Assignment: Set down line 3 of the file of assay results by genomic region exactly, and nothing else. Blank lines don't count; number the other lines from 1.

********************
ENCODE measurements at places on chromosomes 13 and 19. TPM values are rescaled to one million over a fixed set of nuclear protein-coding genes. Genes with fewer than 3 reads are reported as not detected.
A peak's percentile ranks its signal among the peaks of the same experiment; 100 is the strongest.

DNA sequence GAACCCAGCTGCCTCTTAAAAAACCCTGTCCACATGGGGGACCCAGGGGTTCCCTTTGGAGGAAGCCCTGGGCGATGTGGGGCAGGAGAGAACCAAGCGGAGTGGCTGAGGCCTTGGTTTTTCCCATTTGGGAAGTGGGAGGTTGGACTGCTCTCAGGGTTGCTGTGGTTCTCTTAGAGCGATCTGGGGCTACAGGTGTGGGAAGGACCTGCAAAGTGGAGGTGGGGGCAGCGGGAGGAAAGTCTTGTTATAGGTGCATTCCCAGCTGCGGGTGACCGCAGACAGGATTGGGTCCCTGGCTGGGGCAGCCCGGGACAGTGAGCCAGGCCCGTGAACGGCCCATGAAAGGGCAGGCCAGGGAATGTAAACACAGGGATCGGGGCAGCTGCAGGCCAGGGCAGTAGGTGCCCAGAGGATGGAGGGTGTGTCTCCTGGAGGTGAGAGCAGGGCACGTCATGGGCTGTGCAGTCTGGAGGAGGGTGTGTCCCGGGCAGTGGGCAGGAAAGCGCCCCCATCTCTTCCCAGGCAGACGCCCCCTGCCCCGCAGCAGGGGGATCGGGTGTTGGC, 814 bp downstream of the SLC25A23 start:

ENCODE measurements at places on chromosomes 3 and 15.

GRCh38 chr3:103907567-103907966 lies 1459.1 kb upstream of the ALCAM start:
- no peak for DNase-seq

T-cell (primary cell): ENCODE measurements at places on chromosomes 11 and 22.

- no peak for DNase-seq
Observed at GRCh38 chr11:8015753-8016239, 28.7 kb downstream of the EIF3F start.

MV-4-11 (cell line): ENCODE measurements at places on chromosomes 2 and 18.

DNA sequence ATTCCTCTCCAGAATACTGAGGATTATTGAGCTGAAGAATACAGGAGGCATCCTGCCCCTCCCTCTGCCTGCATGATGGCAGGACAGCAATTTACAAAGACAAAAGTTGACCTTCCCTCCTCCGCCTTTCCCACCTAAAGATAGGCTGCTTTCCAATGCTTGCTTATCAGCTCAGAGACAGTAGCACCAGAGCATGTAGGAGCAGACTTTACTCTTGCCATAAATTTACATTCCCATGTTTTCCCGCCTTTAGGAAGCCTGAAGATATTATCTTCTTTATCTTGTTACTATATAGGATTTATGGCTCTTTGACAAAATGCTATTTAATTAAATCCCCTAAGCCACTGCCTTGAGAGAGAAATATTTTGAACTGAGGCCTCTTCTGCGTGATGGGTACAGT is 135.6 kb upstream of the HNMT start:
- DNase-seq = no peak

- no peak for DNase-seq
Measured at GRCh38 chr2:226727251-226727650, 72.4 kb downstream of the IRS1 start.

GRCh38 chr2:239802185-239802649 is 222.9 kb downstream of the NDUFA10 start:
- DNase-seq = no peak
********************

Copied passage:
DNA sequence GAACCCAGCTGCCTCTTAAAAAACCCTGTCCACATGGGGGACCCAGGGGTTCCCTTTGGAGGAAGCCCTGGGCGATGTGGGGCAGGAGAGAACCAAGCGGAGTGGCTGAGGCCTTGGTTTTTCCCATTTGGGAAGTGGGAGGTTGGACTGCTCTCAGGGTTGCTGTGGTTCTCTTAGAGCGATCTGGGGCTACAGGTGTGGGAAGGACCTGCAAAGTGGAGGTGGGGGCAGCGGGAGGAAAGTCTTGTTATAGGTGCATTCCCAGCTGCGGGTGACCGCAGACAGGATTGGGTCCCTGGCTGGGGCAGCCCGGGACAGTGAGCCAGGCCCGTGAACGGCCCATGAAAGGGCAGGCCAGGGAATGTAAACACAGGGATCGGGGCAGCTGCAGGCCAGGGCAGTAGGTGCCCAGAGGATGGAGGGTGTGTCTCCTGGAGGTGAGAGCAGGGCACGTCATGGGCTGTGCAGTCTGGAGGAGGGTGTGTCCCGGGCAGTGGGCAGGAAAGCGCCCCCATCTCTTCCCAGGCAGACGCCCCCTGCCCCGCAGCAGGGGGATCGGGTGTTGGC, 814 bp downstream of the SLC25A23 start: